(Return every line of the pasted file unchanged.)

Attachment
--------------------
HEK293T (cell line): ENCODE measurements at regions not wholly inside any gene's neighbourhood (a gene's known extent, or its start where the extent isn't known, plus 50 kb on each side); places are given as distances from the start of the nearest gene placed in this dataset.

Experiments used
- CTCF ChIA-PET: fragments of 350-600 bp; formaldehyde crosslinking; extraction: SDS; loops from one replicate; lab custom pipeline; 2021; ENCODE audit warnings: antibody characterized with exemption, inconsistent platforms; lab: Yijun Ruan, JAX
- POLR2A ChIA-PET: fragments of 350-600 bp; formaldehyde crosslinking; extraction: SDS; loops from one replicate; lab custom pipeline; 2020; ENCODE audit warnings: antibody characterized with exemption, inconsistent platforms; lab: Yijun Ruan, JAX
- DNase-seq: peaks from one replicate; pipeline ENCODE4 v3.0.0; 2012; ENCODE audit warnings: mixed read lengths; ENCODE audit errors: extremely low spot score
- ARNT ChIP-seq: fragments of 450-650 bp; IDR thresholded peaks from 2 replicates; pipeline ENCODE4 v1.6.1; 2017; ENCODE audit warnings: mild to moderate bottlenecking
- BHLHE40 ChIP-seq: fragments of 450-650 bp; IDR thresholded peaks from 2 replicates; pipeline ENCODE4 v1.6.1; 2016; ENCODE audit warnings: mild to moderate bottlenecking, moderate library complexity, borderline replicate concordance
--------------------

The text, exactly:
HEK293T (cell line): ENCODE measurements at regions not wholly inside any gene's neighbourhood (a gene's known extent, or its start where the extent isn't known, plus 50 kb on each side); places are given as distances from the start of the nearest gene placed in this dataset.

Experiments used
- CTCF ChIA-PET: fragments of 350-600 bp; formaldehyde crosslinking; extraction: SDS; loops from one replicate; lab custom pipeline; 2021; ENCODE audit warnings: antibody characterized with exemption, inconsistent platforms; lab: Yijun Ruan, JAX
- POLR2A ChIA-PET: fragments of 350-600 bp; formaldehyde crosslinking; extraction: SDS; loops from one replicate; lab custom pipeline; 2020; ENCODE audit warnings: antibody characterized with exemption, inconsistent platforms; lab: Yijun Ruan, JAX
- DNase-seq: peaks from one replicate; pipeline ENCODE4 v3.0.0; 2012; ENCODE audit warnings: mixed read lengths; ENCODE audit errors: extremely low spot score
- ARNT ChIP-seq: fragments of 450-650 bp; IDR thresholded peaks from 2 replicates; pipeline ENCODE4 v1.6.1; 2017; ENCODE audit warnings: mild to moderate bottlenecking
- BHLHE40 ChIP-seq: fragments of 450-650 bp; IDR thresholded peaks from 2 replicates; pipeline ENCODE4 v1.6.1; 2016; ENCODE audit warnings: mild to moderate bottlenecking, moderate library complexity, borderline replicate concordance